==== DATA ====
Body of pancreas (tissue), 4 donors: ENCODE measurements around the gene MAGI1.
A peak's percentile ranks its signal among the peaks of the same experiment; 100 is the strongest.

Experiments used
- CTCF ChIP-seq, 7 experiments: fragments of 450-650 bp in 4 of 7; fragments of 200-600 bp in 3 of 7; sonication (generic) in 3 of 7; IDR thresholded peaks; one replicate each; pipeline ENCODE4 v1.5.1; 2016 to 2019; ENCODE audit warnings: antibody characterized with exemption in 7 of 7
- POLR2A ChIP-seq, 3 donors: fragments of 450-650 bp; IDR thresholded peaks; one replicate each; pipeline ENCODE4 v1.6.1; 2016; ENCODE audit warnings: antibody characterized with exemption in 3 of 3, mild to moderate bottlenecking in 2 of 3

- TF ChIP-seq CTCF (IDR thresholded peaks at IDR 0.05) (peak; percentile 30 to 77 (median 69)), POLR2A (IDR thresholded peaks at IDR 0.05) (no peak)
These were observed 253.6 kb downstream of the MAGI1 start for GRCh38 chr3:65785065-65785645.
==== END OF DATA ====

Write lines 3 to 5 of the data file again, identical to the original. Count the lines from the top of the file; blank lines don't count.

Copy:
Experiments used
- CTCF ChIP-seq, 7 experiments: fragments of 450-650 bp in 4 of 7; fragments of 200-600 bp in 3 of 7; sonication (generic) in 3 of 7; IDR thresholded peaks; one replicate each; pipeline ENCODE4 v1.5.1; 2016 to 2019; ENCODE audit warnings: antibody characterized with exemption in 7 of 7
- POLR2A ChIP-seq, 3 donors: fragments of 450-650 bp; IDR thresholded peaks; one replicate each; pipeline ENCODE4 v1.6.1; 2016; ENCODE audit warnings: antibody characterized with exemption in 3 of 3, mild to moderate bottlenecking in 2 of 3